The Anthony Project Anthony Ramirez Sitcom Wendy Taylor Ty Frazier

Series logo.

In preparation for this event, Anthony Project producers have announced that joining their cast will be actress and singer Teresa Zimmermann — who currently stars in the Queensbury Theatre’s production of the musical Violet — production designer and OutSmart Gayest and Greatest Award nominee for Favorite Male Entertainer Ty Frazier, and local Houston actress Julitta Pourciau, who has appeared in various TV shows such as Claws and The Leftovers. While they have not confirmed their appearances yet, Houston artist Morena Roas has been invited to appear, as has Miss Gay Texas America 2012, Kara Dion. The latter two personalities are currently in the process of checking their schedules.

The show revolves around a fictionalized version of Ramirez and deals with real issues he’s dealt with in the his real life. Set half in the fall/winter of 2018 and half in the spring of 2019, The Anthony Project finds its titular character the night after he has been raped, flashing back to the events several months before after his grandmother has died and leading up to the events transpiring around the rape. While the story is a dark comedy, Ramirez states that the major, darker themes of the series — such as rape, death, homophobic work environments, and substance abuse — are all based on events that took place in his life. When we find the comedy’s protagonist, he is working as a writer at a fictionalized version of About Magazine as he tries to juggle the cartoonish antics of his friends and coworkers Sofia, Alex, Kelsey, Matt, Wendy, Nikki, Kara, Erin, and Jackie, while also struggling to cope with the death of his late grandmother and his recent sexual assault.

The Anthony Project Anthony Ramirez Sitcom Wendy Taylor Ty Frazier

Teresa Zimmermann, who will be reading for the role of Erin Duval.

Teresa Zimmermann will be playing the role of Erin Duval, the show’s primary antagonist and Anthony’s arch nemesis. Erin’s character is summarized as “a white, heterosexual, conservative, Christian employee of the magazine who interjects her unwanted opinions and beliefs upon her coworkers.” Ty Frazier will be reading for the part of Alex Fields, Anthony’s potential love interest in the series as well as his marketing director friend of the fictional version of the magazine with whom he often partakes in reckless recreational activities. Wendy Taylor will reading for a character based on herself, Anthony’s best friend, aptly named Wendy Taylor. As for Kara Dion and Julitta Pourciau, either would be playing the roles of Kara Wells — Anthony’s flighty, incompetent editor-in-chief who is struggling to kick a drinking habit — and Jackie Ferguson, the magazine’s seemingly-delusional receptionist who lost a child in a car accident to a drunk driver. Should Morena Roas appear, she will land in the role of Sofia Garcia, Anthony’s best friend from high school and coworker at the magazine. Ramirez, who will also serve as the show’s director, will be playing the titular lead who tries to coat his anxieties with drugs, alcohol, and sex.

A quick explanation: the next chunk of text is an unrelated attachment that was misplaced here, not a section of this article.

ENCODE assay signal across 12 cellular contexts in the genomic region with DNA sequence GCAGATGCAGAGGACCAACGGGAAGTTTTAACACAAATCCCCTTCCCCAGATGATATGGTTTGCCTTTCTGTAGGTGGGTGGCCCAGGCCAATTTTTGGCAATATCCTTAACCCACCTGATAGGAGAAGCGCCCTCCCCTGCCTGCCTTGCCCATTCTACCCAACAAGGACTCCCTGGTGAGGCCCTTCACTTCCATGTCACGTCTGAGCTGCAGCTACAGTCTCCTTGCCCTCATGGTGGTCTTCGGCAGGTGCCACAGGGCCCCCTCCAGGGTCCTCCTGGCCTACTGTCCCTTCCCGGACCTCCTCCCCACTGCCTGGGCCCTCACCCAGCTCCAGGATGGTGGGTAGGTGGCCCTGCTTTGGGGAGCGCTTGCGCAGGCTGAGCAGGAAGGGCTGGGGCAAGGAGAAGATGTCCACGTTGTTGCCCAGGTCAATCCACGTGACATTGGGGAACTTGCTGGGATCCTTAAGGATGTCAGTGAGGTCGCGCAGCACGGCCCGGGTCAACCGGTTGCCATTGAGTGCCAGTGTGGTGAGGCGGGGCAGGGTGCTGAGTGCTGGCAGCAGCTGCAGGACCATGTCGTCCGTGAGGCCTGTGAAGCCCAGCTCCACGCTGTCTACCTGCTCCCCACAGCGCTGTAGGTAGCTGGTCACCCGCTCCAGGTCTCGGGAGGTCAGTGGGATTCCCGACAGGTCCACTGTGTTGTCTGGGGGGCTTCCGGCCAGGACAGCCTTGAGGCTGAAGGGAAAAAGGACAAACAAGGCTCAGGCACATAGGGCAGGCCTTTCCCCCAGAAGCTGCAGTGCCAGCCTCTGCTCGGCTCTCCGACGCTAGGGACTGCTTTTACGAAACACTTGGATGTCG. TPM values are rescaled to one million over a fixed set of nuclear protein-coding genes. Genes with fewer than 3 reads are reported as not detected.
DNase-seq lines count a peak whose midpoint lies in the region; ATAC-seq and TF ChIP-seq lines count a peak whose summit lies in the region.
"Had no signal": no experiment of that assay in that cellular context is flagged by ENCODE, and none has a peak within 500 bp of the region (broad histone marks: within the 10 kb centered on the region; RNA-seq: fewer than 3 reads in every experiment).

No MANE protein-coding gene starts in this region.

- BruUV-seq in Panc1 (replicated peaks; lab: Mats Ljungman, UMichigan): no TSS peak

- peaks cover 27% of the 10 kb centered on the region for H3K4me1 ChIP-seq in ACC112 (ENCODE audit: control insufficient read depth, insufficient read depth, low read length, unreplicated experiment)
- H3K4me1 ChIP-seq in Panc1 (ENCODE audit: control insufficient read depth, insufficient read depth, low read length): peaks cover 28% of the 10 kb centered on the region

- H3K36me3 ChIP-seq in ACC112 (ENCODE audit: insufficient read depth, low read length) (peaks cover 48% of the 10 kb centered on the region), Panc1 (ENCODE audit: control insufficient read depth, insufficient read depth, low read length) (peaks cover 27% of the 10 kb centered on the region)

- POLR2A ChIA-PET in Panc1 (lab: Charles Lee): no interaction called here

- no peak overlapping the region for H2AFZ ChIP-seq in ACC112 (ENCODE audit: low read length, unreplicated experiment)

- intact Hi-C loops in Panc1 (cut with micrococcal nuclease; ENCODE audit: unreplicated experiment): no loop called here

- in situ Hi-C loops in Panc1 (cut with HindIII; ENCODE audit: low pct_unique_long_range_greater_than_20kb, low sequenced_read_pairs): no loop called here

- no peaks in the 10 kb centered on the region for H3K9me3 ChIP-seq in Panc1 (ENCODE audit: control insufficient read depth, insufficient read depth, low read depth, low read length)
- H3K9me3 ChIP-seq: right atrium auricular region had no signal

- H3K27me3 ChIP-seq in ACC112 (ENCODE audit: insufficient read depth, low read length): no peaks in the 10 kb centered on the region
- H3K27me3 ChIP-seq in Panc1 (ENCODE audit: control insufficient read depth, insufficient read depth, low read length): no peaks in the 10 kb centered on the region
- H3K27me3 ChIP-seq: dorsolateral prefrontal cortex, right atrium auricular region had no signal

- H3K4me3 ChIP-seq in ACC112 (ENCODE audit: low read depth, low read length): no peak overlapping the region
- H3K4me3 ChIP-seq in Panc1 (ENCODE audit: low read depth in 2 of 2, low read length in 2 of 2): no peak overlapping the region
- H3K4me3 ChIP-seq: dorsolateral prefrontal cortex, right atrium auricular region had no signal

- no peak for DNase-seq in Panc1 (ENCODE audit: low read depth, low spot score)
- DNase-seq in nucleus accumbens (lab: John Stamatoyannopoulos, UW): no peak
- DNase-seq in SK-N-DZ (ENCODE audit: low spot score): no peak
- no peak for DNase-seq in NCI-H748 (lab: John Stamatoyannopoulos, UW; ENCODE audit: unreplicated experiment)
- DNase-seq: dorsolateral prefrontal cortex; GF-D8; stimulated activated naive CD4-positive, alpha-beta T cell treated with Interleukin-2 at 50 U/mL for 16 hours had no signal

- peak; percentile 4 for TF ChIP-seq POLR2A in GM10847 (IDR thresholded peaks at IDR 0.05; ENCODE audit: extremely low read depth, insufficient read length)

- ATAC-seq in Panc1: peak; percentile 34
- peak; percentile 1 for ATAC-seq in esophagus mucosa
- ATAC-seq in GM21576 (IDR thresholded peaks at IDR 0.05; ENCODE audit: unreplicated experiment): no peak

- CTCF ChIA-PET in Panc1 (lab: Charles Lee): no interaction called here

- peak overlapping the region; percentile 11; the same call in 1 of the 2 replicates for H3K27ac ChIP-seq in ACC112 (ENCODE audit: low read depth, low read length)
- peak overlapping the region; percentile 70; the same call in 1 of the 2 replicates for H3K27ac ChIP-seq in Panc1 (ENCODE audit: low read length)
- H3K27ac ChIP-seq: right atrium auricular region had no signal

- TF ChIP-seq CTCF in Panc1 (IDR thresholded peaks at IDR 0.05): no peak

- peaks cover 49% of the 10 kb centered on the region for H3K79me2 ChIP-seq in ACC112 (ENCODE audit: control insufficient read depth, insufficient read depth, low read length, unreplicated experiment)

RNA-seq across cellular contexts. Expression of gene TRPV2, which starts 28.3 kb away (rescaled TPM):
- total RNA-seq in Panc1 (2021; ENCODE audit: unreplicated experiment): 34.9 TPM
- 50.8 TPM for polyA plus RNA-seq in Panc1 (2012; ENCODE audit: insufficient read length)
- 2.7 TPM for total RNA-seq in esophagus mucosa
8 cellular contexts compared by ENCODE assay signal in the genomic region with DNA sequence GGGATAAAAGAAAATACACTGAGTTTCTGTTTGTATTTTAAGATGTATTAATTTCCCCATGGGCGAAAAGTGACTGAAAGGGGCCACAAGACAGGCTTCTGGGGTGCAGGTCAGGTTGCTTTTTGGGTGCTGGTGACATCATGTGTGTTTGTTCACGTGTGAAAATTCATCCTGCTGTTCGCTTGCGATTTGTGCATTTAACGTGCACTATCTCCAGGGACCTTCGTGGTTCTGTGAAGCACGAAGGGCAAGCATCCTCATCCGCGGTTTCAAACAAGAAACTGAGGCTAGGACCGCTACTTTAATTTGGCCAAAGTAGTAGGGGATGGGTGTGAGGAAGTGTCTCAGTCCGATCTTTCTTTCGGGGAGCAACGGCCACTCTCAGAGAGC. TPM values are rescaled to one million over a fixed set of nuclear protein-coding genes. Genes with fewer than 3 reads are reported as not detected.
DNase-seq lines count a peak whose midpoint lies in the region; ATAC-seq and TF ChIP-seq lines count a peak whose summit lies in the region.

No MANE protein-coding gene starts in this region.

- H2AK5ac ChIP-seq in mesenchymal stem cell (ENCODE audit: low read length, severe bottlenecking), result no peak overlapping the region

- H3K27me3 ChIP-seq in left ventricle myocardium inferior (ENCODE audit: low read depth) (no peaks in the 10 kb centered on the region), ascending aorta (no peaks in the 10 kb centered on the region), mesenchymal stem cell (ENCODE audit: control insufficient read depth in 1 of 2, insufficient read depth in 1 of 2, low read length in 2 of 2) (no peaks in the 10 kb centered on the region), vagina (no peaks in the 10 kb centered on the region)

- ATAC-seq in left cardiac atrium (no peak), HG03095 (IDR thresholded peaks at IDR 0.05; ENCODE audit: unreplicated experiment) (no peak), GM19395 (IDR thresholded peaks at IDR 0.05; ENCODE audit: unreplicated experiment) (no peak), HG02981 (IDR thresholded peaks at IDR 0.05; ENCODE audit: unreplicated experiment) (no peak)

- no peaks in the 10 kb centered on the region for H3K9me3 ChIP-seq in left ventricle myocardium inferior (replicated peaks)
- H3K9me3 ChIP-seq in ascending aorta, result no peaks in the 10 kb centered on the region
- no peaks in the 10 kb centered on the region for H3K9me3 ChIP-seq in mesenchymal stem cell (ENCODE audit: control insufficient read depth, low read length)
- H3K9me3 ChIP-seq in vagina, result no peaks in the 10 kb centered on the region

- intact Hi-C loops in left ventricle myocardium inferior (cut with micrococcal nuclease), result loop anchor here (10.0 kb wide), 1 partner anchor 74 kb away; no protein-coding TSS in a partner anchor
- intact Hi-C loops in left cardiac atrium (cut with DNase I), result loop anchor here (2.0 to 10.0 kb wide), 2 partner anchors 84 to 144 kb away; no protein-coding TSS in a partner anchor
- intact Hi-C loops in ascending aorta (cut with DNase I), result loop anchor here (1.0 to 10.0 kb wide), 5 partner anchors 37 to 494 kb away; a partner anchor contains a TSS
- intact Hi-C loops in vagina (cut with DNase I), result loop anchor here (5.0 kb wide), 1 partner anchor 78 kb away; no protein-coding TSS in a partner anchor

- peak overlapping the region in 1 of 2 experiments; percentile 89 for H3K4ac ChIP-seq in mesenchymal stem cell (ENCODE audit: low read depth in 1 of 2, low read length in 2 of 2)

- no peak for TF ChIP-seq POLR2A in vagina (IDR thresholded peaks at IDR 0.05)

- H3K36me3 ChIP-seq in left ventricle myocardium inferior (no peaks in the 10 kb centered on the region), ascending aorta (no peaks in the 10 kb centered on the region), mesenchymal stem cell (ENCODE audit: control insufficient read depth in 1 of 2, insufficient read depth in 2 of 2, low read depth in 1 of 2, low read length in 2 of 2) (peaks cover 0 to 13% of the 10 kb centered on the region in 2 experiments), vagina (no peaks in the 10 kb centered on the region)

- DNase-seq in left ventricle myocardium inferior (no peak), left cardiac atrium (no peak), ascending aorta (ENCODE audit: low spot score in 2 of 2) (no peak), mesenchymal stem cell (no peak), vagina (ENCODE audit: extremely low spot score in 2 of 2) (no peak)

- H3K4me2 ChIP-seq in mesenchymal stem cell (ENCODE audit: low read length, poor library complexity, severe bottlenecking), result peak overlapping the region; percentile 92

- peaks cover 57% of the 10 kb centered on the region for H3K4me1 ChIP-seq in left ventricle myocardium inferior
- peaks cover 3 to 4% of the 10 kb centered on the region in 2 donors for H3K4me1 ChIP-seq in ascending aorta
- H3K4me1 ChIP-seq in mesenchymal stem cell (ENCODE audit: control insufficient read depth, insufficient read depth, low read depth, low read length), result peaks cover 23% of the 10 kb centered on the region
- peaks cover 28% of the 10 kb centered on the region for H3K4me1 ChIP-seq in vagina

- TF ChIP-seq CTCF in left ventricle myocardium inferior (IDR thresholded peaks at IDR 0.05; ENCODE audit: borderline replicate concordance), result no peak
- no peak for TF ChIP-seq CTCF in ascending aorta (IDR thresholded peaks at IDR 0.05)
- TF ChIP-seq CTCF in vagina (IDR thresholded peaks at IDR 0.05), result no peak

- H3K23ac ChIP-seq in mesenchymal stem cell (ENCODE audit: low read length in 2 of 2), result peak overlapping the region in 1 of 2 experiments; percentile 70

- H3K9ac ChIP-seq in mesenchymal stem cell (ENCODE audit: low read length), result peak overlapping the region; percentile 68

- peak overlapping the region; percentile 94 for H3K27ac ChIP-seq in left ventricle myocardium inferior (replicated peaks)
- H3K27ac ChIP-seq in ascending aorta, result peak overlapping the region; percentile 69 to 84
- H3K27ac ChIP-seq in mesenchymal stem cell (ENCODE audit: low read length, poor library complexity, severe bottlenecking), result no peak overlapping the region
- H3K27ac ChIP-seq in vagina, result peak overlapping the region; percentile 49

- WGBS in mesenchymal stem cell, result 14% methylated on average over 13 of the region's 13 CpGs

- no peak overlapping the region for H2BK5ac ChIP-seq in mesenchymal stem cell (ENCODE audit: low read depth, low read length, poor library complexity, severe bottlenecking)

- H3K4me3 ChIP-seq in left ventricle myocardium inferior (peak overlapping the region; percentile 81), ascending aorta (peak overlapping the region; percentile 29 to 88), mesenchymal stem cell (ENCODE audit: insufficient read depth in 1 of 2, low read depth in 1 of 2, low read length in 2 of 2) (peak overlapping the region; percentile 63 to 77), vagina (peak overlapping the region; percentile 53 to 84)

Other characters that remain uncast for the September 29th reading of The Anthony Project include Kelsey Carter, a new, bisexual accountant coming to terms with his identity and his possible feelings for the Anthony character, Matt Delaney, a bartender at the gang’s local hangout, the Esquire Room, who gave up his career as a middle school music teacher to pursue music full-time, Nikki Adams, the bar’s motherly owner, Jillian Mitchell, a therapist to Anthony and Kelsey, as well as other supporting characters.

Actors wishing to read for these roles are asked to send an email to query@about-online.com, or message About Magazine on Facebook. 

The Anthony Project Anthony Ramirez Sitcom Wendy Taylor Ty Frazier

Left to right top: Anthony Ramirez (Anthony), Ty Frazier (Alex); bottom: Wendy Taylor (Wendy), Morena Roas and Kara Dion.

The table read — which begins with the first episode, “I Am Not This Person“, and ends in a special musical episode entitled “Alex + Anthony” featuring two original songs by Ramirez — is open to the public, as well as businesses that would like to discuss advertising and sponsorship of the program. Community members that would like to reserve a seat can follow this link to the Event Brite page. Businesses and potential sponsor should send an email to query@about-online.com to reserve a table. Complimentary beverages and food will be provided.